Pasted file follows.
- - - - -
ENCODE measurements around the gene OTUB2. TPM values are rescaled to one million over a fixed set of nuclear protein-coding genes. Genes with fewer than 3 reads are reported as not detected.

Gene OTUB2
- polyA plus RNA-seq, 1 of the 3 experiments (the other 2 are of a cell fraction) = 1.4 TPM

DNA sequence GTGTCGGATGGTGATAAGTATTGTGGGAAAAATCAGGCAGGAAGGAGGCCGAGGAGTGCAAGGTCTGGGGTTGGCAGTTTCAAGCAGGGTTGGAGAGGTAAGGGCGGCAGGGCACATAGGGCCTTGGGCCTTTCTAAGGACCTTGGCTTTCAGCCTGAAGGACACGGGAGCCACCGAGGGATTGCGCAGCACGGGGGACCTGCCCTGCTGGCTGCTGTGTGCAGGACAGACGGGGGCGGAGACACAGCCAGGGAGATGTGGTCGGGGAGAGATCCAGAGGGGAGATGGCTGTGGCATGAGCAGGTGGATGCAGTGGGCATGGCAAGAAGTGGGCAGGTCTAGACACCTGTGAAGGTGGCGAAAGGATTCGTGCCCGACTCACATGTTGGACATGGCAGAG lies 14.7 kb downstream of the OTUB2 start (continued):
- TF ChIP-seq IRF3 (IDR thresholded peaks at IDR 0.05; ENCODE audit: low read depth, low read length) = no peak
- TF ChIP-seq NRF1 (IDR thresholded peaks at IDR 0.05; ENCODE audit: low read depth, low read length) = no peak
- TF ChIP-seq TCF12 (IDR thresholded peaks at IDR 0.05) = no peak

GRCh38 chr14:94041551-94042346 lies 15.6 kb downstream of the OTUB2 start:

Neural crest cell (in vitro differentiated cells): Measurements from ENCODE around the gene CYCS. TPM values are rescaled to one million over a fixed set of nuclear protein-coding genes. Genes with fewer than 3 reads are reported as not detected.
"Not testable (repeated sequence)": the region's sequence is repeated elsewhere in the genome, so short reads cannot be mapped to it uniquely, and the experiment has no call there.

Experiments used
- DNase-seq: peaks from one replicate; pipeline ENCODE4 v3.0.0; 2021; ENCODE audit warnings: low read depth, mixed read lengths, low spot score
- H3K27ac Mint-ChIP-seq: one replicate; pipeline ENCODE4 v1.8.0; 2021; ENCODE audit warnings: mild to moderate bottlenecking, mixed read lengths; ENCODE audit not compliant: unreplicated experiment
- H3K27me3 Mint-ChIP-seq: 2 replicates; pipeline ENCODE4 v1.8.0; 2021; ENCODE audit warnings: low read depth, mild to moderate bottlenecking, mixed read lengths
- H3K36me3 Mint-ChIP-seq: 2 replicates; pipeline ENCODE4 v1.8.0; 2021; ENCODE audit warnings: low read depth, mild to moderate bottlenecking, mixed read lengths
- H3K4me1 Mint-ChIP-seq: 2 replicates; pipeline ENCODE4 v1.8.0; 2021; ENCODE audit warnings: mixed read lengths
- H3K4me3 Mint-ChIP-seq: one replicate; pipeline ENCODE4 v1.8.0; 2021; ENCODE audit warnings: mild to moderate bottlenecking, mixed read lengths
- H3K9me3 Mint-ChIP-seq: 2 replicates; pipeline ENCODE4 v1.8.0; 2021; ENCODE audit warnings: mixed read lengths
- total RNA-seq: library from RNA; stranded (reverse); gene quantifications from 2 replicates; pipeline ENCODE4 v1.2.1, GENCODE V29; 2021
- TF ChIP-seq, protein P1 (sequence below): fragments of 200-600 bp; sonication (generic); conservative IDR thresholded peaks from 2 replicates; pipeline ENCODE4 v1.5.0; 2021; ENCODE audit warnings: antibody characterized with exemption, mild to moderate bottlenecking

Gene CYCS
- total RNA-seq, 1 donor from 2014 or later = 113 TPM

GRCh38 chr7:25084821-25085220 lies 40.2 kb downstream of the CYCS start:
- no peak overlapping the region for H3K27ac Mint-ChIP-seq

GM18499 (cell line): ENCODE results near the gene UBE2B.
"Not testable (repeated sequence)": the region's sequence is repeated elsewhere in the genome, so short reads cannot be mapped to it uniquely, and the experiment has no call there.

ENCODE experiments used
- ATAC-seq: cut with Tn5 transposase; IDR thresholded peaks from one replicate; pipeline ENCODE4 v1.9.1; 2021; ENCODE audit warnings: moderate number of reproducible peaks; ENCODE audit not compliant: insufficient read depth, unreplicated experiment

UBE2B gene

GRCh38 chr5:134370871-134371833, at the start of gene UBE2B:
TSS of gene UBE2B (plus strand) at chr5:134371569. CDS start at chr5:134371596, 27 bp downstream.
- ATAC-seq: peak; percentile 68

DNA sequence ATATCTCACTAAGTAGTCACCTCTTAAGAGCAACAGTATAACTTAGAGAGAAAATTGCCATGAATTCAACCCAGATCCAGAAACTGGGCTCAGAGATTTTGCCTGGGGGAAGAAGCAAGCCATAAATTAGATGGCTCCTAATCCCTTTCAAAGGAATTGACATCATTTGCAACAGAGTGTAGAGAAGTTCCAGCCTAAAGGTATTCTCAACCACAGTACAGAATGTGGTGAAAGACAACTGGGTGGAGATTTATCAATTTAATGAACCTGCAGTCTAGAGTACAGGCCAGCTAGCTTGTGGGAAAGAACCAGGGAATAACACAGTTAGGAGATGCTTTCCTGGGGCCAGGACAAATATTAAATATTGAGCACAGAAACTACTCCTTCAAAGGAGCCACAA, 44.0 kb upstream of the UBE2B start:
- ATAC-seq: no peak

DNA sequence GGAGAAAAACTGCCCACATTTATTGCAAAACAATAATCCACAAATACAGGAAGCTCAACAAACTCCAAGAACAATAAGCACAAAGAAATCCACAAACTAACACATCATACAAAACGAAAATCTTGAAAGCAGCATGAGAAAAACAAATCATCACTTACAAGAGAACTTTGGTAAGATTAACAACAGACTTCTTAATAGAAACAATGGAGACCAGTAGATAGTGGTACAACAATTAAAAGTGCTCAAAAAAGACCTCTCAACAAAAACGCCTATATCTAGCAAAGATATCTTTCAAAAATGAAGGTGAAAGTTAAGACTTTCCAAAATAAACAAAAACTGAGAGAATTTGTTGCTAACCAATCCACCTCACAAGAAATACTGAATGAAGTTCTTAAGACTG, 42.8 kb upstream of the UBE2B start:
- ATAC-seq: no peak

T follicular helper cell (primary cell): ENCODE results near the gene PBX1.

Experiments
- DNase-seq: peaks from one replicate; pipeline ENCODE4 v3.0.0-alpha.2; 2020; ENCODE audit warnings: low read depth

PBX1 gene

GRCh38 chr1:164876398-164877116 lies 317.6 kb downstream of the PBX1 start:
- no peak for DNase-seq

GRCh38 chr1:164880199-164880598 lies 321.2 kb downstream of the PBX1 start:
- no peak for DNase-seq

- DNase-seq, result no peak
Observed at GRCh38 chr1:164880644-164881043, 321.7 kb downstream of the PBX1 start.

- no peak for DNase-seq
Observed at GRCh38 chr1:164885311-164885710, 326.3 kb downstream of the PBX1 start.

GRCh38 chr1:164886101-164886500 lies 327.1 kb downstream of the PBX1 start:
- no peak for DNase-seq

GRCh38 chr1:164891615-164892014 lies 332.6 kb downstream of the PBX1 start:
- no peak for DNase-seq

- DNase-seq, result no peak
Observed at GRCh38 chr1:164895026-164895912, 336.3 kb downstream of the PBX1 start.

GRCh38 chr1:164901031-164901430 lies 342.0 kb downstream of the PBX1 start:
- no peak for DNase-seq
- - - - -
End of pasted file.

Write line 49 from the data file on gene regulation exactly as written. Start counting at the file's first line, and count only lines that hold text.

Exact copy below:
GRCh38 chr1:164886101-164886500 lies 327.1 kb downstream of the PBX1 start: